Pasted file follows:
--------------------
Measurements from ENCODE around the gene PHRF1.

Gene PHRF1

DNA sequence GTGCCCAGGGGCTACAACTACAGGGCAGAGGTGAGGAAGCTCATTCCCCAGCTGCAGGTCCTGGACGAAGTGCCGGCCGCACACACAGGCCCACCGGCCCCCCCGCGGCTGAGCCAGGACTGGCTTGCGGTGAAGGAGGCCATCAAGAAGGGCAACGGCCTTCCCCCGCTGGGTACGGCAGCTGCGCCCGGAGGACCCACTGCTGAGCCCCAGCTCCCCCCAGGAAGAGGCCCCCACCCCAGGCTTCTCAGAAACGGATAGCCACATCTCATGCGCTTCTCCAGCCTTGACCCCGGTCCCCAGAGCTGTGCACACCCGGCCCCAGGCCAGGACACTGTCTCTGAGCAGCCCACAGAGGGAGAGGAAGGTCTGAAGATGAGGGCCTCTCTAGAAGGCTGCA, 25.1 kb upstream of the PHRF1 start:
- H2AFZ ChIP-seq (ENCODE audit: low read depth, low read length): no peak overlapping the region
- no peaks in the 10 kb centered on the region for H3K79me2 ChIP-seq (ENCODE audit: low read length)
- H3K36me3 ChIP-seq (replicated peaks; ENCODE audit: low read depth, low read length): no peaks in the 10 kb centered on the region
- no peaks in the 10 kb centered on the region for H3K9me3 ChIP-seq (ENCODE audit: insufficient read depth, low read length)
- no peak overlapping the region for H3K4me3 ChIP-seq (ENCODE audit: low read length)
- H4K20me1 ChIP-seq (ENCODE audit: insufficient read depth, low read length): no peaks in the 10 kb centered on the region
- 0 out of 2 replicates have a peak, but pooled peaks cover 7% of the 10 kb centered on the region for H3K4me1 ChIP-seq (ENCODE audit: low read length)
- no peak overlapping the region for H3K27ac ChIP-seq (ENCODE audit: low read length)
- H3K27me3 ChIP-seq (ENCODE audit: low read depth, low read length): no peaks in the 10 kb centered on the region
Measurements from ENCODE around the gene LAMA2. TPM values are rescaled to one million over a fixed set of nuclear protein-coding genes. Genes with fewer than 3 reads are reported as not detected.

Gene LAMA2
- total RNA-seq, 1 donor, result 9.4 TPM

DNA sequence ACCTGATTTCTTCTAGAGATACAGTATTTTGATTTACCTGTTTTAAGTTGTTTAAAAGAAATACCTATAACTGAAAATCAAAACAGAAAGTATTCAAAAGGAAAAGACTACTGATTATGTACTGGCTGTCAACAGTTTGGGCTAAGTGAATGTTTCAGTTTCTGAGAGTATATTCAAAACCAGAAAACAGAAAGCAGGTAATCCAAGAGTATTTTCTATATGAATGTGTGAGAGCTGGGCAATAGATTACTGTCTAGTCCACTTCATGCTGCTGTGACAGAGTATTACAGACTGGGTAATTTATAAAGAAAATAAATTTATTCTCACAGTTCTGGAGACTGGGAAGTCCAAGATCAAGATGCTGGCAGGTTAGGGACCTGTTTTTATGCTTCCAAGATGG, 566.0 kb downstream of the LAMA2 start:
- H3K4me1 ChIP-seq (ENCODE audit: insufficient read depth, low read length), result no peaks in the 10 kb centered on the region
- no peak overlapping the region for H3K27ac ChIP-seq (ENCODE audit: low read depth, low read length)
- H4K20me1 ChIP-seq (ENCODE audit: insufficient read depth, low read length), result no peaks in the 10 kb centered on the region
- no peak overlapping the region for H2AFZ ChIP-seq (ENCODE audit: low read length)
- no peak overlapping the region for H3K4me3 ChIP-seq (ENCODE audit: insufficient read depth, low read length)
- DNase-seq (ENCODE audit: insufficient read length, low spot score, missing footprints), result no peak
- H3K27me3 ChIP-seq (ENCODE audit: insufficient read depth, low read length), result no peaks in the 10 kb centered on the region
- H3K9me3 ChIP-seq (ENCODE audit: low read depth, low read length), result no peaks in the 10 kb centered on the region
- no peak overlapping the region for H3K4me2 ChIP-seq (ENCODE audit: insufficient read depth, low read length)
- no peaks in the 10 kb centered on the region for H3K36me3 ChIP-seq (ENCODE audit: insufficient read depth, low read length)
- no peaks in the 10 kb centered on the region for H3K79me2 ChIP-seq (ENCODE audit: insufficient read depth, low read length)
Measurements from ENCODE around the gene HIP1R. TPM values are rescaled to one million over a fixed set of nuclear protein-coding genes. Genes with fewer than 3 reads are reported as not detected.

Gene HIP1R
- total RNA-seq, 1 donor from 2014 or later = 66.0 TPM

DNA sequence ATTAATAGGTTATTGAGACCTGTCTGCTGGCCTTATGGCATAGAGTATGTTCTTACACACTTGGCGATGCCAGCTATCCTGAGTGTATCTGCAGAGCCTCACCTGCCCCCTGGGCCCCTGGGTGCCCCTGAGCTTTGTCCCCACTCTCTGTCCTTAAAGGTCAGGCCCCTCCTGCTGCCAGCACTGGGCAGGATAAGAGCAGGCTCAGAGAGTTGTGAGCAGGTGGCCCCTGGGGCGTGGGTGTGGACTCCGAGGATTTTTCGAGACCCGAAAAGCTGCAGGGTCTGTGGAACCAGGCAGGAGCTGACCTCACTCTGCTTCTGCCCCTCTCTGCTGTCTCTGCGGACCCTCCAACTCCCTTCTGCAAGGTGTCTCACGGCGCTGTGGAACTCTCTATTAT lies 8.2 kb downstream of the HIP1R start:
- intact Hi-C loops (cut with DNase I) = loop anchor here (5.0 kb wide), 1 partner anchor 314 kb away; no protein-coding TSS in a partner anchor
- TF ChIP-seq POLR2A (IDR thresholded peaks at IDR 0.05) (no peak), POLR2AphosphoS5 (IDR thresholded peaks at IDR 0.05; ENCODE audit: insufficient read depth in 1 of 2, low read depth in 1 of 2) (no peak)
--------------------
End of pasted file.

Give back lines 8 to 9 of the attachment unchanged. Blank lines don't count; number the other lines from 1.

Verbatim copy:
- no peak overlapping the region for H3K4me3 ChIP-seq (ENCODE audit: low read length)
- H4K20me1 ChIP-seq (ENCODE audit: insufficient read depth, low read length): no peaks in the 10 kb centered on the region